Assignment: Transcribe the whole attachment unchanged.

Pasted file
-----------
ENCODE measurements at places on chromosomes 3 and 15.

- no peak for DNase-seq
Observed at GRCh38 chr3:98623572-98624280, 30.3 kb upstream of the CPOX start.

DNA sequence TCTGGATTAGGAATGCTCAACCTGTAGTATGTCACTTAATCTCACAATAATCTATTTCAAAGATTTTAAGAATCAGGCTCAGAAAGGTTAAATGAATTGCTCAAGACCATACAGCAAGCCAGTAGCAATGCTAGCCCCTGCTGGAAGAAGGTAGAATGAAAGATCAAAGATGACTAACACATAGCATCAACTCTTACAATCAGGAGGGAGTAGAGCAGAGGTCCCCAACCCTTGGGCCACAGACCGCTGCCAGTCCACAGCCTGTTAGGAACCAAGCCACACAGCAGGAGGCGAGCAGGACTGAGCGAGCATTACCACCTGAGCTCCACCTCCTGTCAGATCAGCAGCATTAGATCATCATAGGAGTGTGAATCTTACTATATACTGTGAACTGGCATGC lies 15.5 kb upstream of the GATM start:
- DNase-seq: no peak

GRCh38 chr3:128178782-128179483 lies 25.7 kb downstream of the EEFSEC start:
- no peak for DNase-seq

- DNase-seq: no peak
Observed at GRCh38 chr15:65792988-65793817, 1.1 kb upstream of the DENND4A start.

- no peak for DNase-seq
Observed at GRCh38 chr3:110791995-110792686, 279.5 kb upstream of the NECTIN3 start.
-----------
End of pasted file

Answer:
ENCODE measurements at places on chromosomes 3 and 15.

- no peak for DNase-seq
Observed at GRCh38 chr3:98623572-98624280, 30.3 kb upstream of the CPOX start.

DNA sequence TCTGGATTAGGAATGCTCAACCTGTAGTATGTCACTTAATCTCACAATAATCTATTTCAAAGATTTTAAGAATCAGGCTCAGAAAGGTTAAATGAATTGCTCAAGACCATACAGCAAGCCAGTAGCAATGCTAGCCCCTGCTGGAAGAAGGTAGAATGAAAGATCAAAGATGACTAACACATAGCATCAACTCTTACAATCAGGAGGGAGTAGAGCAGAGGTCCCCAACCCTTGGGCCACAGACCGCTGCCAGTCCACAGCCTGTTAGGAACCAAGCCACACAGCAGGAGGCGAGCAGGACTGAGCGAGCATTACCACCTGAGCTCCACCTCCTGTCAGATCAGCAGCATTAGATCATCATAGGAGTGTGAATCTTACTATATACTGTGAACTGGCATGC lies 15.5 kb upstream of the GATM start:
- DNase-seq: no peak

GRCh38 chr3:128178782-128179483 lies 25.7 kb downstream of the EEFSEC start:
- no peak for DNase-seq

- DNase-seq: no peak
Observed at GRCh38 chr15:65792988-65793817, 1.1 kb upstream of the DENND4A start.

- no peak for DNase-seq
Observed at GRCh38 chr3:110791995-110792686, 279.5 kb upstream of the NECTIN3 start.